2017-06-18 02:40:12 PM  
Protect the hierarchy at any cost.
 
2017-06-18 02:43:32 PM  

jjorsett: Wow, a source that's paywalled AND has incognito browser detection. That's a new one. And utterly useless to those of us who have "used your free articles this month".


I'm on a desktop so I just hit refresh and stop it as soon as the text appears.
 
2017-06-18 02:44:45 PM  

jjorsett: Wow, a source that's paywalled AND has incognito browser detection. That's a new one. And utterly useless to those of us who have "used your free articles this month".


Did you try opening it in an incognito tab?
 
2017-06-18 02:52:43 PM  

crinz83: perfect plot for an old detective show reunion, gettin the gang back together for one last case. is buddy ebsen still alive? william conrad? peter falk? james garner? telly savalas? jack lord? jack 'quincy' klugman?


dead, dead, dead, dead, dead, dead, dead.  This sounds like a case for Angela Lansbury

/still alive
 
2017-06-18 02:57:29 PM  

ReapTheChaos: I'm ok with this. The odds of them finding something that was missed by the countless trained detectives that worked on it over the last 48 years are basically zero. We shouldn't be giving people access to this sort of information just to satisfy their curiosity, which I would guess more than anything, is their real motivation.



They haven't looked at it in 47 years. Some bureaucrat ordered a DNA test update in 2006 and they filed it away after it didn't match anyone in the database, which wouldn't include the killer anyway. They were originally protecting someone big in the Boston area, now they are covering their asses for having an unsolved case for 50 years.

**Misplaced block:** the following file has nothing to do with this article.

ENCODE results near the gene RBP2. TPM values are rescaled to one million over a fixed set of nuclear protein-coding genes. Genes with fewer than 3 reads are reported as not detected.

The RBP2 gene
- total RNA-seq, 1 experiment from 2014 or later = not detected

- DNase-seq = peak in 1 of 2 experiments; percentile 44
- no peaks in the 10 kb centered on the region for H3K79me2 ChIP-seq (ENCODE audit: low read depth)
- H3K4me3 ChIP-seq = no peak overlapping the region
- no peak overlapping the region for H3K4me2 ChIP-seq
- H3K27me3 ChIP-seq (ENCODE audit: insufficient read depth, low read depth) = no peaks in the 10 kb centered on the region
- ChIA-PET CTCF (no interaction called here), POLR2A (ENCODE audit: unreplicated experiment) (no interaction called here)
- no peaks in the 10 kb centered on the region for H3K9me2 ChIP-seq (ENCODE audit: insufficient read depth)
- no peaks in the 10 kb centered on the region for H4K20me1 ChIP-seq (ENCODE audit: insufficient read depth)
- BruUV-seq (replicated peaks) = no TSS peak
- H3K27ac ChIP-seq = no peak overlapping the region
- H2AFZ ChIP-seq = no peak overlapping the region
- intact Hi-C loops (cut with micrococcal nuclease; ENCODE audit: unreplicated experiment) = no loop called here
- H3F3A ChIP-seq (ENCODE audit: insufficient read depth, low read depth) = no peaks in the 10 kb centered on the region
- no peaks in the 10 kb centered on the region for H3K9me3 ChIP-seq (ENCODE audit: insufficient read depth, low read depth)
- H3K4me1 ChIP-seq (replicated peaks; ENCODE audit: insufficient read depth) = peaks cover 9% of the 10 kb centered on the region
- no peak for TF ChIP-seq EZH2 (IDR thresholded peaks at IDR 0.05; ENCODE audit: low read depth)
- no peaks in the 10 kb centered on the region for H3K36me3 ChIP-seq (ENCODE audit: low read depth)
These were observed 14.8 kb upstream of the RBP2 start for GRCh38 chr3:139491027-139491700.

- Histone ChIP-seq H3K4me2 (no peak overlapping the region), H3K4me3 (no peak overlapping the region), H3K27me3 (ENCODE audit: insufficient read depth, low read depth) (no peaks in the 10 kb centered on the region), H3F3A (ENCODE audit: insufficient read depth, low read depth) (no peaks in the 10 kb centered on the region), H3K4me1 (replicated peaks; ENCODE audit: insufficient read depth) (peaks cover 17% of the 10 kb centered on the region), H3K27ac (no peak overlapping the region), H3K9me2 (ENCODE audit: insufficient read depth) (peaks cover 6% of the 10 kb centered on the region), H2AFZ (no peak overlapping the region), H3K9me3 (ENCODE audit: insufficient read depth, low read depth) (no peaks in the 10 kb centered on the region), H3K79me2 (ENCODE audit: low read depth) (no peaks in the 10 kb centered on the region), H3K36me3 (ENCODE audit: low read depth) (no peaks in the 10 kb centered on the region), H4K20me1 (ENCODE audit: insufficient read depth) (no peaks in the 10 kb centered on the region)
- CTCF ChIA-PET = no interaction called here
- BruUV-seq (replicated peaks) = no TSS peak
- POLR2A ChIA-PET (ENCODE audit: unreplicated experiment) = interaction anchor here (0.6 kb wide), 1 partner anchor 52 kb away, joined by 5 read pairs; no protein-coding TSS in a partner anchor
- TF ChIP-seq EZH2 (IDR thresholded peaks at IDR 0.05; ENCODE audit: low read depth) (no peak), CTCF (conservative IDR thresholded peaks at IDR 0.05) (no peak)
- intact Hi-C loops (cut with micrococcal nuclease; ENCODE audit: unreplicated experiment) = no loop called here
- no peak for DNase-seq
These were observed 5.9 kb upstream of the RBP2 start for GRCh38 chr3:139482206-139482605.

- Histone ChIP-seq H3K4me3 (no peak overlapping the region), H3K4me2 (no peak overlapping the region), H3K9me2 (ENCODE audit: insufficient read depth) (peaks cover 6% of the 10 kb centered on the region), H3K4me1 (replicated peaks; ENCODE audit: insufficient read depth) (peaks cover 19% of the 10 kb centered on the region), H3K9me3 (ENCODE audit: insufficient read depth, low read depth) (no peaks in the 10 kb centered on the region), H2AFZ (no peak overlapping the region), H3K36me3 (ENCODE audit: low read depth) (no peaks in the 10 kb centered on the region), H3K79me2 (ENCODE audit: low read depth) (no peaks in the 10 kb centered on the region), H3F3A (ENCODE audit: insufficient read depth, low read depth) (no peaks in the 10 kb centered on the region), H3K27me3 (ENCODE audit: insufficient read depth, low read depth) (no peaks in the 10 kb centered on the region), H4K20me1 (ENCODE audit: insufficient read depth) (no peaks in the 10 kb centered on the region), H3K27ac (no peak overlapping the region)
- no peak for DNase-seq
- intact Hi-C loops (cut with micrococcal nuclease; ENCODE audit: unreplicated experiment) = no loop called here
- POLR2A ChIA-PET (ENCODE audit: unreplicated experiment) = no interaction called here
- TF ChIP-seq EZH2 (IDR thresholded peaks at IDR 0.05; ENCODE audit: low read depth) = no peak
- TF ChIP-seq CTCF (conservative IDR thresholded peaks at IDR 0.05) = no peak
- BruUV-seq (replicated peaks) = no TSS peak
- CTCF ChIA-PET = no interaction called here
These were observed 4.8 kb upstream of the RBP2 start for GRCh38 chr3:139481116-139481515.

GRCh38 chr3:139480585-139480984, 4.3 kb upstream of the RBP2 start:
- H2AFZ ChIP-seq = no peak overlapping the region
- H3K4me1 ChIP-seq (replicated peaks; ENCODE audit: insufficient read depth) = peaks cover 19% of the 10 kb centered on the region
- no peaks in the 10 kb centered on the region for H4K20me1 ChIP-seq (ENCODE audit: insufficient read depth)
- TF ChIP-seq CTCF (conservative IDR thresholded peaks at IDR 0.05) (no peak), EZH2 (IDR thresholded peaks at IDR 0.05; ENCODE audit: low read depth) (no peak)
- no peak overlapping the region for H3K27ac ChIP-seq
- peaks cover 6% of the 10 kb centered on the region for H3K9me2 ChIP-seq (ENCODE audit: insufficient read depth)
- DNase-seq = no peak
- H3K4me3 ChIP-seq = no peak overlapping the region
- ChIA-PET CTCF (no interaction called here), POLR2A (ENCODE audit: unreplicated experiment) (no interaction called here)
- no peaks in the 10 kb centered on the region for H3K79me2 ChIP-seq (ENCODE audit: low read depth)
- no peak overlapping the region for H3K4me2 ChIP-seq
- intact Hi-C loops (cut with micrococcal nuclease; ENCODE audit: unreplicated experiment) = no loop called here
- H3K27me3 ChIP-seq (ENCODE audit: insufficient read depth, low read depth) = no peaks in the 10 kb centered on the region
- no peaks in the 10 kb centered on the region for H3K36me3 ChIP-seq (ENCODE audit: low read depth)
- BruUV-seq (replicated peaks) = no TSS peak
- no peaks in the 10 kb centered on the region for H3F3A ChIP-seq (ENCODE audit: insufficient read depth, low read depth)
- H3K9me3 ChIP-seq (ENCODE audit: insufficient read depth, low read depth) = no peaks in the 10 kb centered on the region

They're afraid the case would be solved in minutes once they release what they know, because it clearly points to someone that was protected all those years ago. He's dead now, so it only protects his family from shame.
 
2017-06-18 03:12:20 PM  

ReapTheChaos: I'm ok with this. The odds of them finding something that was missed by the countless trained detectives that worked on it over the last 48 years are basically zero. We shouldn't be giving people access to this sort of information just to satisfy their curiosity, which I would guess more than anything, is their real motivation.


I don't understand this. You seem to be saying that once an unsolved crime goes to the cold case files, everyone should just shrug and say "Oh well, since no one solved it yet I guess we'll never know what happened." That's odd.
 
2017-06-18 03:14:20 PM  

Bird3149: I'm not saying it was Trump, but....


Probably covering up those tiny hand prints they found.
 
2017-06-18 03:20:47 PM  

Delta1212: Huh. Just started The Keepers last night.


episode 2 was just about the most horrifying, sickening and heartbreaking thing i've ever seen.
 
2017-06-18 03:22:40 PM  

Christian Bale: They haven't looked at it in 47 years. Some bureaucrat ordered a DNA test update in 2006 and they filed it away after it didn't match anyone in the database, which wouldn't include the killer anyway. They were originally protecting someone big in the Boston area, now they are covering their asses for having an unsolved case for 50 years.

They're afraid the case would be solved in minutes once they release what they know, because it clearly points to someone that was protected all those years ago. He's dead now, so it only protects his family from shame.


It would be interesting to see a list of people who became powerful that were attending Harvard at the time.
 
2017-06-18 03:27:45 PM  

Christian Bale: ReapTheChaos: I'm ok with this. The odds of them finding something that was missed by the countless trained detectives that worked on it over the last 48 years are basically zero. We shouldn't be giving people access to this sort of information just to satisfy their curiosity, which I would guess more than anything, is their real motivation.